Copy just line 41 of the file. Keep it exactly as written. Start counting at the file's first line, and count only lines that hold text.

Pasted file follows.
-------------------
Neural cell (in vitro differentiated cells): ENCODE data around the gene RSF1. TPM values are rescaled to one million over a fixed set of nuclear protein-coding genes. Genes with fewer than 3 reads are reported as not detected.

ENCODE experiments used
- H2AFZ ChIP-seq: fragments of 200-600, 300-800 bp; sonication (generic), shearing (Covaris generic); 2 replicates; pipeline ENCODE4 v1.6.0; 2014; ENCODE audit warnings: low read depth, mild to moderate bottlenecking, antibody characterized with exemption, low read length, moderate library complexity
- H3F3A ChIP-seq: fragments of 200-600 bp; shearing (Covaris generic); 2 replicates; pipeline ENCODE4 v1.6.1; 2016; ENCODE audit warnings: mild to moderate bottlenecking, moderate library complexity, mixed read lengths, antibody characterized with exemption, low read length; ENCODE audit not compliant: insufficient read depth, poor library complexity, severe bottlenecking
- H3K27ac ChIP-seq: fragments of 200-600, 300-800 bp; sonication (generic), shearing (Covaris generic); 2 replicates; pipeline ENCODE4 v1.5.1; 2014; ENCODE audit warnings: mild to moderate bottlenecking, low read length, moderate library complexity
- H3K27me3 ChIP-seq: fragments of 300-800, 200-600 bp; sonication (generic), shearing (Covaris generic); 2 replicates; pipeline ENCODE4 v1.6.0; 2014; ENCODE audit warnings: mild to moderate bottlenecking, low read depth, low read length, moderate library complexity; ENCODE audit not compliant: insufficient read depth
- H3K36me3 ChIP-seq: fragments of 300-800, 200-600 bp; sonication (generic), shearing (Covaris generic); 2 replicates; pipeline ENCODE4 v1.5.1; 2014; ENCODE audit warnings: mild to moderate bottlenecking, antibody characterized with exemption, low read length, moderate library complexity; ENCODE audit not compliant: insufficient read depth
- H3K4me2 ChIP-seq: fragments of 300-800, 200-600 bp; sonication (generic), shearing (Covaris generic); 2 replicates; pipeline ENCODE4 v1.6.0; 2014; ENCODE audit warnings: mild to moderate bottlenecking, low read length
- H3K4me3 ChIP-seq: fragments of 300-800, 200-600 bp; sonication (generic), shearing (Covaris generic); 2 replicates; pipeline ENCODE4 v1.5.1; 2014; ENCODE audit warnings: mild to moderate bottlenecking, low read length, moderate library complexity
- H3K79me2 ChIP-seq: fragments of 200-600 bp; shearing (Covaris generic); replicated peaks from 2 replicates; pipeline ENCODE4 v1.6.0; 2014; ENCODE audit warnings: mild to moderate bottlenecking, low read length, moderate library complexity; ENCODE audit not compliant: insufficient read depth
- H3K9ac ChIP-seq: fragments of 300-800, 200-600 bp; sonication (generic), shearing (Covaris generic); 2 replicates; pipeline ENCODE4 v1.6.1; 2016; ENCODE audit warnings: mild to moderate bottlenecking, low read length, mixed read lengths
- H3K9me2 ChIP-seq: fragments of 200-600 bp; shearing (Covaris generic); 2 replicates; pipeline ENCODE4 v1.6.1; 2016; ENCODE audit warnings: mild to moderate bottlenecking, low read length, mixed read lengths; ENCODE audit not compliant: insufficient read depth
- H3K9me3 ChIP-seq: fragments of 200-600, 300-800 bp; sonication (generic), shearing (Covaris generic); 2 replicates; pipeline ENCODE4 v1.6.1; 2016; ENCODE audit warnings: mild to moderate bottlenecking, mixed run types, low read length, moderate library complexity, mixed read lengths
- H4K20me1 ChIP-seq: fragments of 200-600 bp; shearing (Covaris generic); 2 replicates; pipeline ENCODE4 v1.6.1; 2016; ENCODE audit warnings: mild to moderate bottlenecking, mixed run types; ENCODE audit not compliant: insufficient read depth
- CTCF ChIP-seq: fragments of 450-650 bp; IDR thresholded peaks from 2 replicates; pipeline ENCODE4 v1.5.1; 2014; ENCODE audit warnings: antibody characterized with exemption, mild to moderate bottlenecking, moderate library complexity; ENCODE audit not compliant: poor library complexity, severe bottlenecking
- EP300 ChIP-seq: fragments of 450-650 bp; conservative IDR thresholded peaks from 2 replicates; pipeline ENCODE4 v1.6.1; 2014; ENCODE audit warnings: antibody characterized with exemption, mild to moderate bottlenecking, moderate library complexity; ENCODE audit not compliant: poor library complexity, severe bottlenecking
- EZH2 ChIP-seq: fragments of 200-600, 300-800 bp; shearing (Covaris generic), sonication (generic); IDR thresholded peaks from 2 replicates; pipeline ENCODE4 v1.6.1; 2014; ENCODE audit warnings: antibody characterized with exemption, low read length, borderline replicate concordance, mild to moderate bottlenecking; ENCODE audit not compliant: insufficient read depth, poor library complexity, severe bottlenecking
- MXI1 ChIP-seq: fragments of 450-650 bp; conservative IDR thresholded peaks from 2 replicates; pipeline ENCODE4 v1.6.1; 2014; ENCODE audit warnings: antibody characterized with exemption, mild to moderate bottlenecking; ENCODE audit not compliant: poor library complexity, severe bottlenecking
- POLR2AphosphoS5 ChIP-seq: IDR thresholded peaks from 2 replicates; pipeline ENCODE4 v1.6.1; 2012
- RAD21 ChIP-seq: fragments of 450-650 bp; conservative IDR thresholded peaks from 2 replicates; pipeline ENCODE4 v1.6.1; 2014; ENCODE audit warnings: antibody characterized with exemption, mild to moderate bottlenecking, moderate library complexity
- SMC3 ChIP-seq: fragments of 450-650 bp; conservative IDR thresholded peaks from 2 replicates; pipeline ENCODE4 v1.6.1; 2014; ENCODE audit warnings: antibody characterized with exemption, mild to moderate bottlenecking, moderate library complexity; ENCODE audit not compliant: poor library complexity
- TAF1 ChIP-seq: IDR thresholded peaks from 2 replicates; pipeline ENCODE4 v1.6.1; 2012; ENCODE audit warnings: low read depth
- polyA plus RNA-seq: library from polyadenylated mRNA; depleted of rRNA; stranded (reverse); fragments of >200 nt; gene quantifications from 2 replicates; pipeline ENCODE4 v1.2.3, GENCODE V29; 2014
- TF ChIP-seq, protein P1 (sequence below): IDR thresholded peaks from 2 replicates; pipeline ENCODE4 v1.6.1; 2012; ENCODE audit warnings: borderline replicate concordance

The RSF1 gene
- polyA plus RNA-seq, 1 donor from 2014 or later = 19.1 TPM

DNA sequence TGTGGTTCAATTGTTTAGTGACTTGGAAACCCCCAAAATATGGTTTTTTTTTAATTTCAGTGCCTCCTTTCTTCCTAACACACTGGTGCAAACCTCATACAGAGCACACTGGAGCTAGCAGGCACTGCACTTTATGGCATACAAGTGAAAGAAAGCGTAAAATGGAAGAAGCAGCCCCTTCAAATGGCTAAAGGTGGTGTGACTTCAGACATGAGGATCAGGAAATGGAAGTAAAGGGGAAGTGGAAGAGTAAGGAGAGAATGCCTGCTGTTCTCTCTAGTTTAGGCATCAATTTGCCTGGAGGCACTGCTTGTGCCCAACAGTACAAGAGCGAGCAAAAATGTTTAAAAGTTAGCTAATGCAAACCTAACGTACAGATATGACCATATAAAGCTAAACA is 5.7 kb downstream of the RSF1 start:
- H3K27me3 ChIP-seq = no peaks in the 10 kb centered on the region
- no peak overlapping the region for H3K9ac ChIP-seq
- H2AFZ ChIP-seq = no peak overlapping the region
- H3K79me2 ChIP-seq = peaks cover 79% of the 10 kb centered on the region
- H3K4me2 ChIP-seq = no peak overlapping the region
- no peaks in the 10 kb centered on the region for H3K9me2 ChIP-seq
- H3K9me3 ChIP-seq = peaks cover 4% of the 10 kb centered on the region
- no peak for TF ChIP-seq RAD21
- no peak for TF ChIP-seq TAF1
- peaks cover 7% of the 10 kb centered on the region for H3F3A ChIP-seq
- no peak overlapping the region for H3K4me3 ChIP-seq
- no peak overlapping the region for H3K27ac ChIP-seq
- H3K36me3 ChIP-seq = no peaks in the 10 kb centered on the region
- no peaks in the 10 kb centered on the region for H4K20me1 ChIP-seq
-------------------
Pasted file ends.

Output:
- no peaks in the 10 kb centered on the region for H4K20me1 ChIP-seq